Print This Post

Spacey wins big in new film, ’21’

Posted on 04.09.2008

By Manny Casillas, Staff Writer

Robert Luketic (“Legally Blonde”, “Monster-In-Law”) is a guy who makes movies that aren’t exactly award-worthy but manage to do the job of wonderfully entertaining us without insulting our intelligence. His latest, “21,” is no exception, as it tells the true (enough) story of six MIT math-letes who, along with their slithery professor (a back-to-basics Kevin Spacey) attempt to generate as much money as they can from blackjack games in Vegas by counting cards.

Loosely taken from Ben Mezrich’s best-seller, “Bringing Down The House,” the movie plays fast and loose with the facts but never misses its mark to entertain.

It all starts with Ben Cambell (Jim Sturgess of “Across the Universe”), who has a talent for adding and arranging numbers like no one else; he’d put “Rain Man” to shame. He aspires to enter Harvard Medical School but can’t produce the dough. When his talent catches the eye of his professor, Mickey Rosa (Spacey), he is recruited into his team of math whizzes who count cards and bring in the cash. Sturgess, along with the five others—Mickey’s number one guy Fisher (Jacob Pitts), sexy spotter Jill (Kate Bosworth), Choi (Aaron Yoo) and Kianna (Liza Lapira)—make piles of money every weekend and live the high life in posh hotels and clubs. And it’s all legal since there’s no law against card counting.

But their activities attract the attention of casino bouncer Cole Williams, (Laurence Fishburne) who eliminates anyone trying to fight the system in his town.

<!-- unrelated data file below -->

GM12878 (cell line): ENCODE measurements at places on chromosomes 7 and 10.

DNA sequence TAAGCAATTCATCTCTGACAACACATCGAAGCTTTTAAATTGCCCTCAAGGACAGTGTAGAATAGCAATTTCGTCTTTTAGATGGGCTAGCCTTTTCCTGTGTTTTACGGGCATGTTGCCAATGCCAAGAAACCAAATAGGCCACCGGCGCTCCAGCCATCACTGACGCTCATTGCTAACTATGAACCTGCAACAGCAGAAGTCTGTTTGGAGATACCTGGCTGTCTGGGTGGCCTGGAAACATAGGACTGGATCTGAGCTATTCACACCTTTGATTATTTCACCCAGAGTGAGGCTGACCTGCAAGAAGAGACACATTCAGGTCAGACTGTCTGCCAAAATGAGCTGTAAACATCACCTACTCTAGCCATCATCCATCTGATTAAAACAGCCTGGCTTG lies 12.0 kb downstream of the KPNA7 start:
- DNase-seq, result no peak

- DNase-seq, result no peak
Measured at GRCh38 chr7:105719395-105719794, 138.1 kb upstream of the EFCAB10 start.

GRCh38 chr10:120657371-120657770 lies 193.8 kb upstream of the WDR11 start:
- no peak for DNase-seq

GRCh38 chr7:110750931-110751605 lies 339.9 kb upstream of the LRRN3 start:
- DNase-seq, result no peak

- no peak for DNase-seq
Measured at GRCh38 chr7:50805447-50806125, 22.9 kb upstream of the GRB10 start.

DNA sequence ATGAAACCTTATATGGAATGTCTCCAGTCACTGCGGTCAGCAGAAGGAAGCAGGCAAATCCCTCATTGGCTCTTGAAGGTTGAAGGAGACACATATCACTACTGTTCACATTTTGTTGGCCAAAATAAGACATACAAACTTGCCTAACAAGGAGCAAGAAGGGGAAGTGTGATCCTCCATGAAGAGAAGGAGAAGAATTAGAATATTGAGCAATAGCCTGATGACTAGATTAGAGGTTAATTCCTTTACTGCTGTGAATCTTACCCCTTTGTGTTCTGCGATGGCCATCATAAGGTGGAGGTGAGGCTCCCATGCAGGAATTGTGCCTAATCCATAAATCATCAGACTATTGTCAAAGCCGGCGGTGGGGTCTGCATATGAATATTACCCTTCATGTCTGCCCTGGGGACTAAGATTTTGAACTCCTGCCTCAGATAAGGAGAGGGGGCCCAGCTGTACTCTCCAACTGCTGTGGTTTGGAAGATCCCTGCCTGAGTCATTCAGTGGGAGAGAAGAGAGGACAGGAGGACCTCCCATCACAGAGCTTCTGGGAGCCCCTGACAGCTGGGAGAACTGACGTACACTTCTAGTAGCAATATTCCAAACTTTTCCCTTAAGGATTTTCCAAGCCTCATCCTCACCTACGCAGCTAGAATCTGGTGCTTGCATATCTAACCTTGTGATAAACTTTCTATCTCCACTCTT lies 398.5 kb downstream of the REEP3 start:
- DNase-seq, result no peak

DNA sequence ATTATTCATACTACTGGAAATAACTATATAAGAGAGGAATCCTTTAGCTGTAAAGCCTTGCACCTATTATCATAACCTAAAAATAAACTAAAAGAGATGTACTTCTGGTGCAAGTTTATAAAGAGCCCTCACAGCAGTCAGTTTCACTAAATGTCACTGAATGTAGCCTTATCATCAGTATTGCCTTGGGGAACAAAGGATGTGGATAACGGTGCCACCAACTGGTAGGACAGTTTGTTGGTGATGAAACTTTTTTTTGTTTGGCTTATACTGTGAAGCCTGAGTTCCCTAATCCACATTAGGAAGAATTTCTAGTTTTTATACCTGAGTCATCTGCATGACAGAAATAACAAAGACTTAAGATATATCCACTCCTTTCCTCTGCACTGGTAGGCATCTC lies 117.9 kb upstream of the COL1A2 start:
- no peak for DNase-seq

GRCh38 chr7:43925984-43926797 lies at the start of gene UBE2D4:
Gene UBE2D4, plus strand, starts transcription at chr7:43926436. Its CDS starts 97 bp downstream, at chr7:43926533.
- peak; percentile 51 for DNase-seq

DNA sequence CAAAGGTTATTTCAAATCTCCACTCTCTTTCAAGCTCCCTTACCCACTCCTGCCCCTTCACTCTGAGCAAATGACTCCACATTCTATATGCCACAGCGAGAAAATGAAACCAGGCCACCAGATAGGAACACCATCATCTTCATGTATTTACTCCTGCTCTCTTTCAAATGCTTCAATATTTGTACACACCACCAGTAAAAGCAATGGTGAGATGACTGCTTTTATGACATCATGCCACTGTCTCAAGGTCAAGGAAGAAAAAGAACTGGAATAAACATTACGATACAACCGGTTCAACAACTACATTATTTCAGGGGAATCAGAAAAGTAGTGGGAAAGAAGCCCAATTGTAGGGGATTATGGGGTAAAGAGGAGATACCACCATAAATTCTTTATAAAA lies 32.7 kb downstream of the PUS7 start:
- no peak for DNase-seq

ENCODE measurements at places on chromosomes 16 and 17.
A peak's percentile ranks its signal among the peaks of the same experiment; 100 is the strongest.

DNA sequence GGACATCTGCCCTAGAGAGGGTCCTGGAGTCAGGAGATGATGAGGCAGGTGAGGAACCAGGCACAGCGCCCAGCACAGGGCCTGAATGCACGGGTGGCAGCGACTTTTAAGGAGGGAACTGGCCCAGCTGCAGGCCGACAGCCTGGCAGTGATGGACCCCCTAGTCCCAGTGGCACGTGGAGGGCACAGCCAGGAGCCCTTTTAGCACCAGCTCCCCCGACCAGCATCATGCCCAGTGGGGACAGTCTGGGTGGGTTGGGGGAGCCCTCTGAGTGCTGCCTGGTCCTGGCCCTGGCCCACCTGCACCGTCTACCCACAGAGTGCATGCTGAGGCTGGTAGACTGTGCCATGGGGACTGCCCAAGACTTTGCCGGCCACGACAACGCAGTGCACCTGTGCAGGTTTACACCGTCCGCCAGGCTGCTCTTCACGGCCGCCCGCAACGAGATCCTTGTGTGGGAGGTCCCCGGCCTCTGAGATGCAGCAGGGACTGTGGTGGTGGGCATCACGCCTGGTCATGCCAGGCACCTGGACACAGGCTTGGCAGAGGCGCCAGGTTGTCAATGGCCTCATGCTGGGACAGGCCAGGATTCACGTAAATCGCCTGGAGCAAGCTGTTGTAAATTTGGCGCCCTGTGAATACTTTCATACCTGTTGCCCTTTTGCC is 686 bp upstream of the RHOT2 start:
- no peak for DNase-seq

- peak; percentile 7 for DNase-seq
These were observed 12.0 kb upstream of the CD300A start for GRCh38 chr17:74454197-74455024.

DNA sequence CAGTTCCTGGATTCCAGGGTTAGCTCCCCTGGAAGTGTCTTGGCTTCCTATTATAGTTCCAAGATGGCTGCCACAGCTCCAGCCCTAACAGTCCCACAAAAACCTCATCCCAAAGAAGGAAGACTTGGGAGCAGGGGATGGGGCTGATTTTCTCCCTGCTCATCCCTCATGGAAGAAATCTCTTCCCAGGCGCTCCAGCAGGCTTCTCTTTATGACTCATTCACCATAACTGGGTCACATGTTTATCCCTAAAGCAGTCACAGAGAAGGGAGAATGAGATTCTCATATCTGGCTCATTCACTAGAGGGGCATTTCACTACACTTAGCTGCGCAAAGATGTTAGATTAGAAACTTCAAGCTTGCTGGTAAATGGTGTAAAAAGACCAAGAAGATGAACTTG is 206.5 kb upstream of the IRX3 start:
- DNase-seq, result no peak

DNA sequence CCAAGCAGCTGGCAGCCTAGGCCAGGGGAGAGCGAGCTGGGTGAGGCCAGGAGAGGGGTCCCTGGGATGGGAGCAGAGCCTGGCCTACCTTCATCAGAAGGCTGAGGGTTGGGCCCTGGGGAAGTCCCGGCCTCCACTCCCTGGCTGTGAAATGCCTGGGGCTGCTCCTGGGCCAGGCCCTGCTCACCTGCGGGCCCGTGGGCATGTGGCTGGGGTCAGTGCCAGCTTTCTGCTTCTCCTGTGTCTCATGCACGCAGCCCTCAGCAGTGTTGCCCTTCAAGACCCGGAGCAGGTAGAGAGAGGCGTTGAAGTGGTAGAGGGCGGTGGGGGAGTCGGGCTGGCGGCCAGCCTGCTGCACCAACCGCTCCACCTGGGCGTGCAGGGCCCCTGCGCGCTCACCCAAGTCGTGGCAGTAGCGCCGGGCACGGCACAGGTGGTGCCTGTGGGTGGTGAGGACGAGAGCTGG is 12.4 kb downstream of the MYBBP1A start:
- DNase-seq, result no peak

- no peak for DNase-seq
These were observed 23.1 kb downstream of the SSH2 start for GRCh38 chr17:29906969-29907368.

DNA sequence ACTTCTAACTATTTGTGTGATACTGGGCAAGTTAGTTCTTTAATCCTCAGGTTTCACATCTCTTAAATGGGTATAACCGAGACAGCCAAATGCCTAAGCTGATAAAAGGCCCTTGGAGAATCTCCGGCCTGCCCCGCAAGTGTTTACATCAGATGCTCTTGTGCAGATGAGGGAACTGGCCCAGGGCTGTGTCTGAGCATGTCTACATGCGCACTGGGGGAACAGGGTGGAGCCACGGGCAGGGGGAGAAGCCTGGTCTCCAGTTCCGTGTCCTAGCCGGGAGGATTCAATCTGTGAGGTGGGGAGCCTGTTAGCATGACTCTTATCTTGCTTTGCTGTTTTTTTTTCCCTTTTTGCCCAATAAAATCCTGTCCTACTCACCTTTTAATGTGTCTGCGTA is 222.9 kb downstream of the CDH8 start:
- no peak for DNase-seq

Unfortunately, there’s too little screen time dedicated to Fishburne. There is enough for Spacey, who brings out the snarky best in this former star card counter.

Director Luketic keeps the pace on course, but sometimes you can see his attempt at emulating Martin Scorsese in “Casino”. He would have been better off evoking really great and under-rated gambling movies like “Rounders” and “The Cooler,” but what Luketic does turn up will dazzle.

The young cast fills things out nicely. Yoo and Lapira are nothing more than stock really, but they manage to sneak in their moments. Bosworth definitely has the sex appeal, but that seems to be about all this poor girl is ever given to do. Someone get her a really good role fast. Then there’s the towering Laurence Fishburne, not given nearly enough screen time unfortunately, but as I mentioned earlier, it’s Spacey’s show, even when he’s not there.

“21” may not be the first best movie of the new year (I’m willing to give that honor to “Stop-Loss”), but in a theatre full of boneheaded choices, “21” is a keeper.


RSS Feed  Follow Us on Twitter  Facebook Profile